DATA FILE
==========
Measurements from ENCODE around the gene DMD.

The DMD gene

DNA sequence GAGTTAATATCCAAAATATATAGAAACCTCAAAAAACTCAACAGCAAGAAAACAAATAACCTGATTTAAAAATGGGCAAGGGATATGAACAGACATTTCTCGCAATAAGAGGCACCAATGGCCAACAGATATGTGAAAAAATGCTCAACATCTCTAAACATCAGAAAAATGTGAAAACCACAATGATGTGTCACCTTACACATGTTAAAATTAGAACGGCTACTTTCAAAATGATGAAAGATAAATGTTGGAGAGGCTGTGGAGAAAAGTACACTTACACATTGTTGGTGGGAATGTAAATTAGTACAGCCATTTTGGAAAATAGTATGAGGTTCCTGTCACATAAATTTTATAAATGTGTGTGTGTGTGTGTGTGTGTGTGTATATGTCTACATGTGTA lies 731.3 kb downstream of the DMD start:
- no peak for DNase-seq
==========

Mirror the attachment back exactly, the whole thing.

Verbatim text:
Measurements from ENCODE around the gene DMD.

The DMD gene

DNA sequence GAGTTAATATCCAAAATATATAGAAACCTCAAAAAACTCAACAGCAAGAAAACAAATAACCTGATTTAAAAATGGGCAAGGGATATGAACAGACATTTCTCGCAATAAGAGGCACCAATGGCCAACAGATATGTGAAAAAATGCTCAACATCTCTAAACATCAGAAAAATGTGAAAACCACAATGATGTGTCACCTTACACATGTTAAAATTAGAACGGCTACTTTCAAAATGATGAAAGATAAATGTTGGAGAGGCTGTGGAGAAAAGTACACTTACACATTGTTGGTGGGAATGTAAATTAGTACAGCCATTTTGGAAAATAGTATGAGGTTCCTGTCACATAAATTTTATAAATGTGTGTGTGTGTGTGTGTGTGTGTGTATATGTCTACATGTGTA lies 731.3 kb downstream of the DMD start:
- no peak for DNase-seq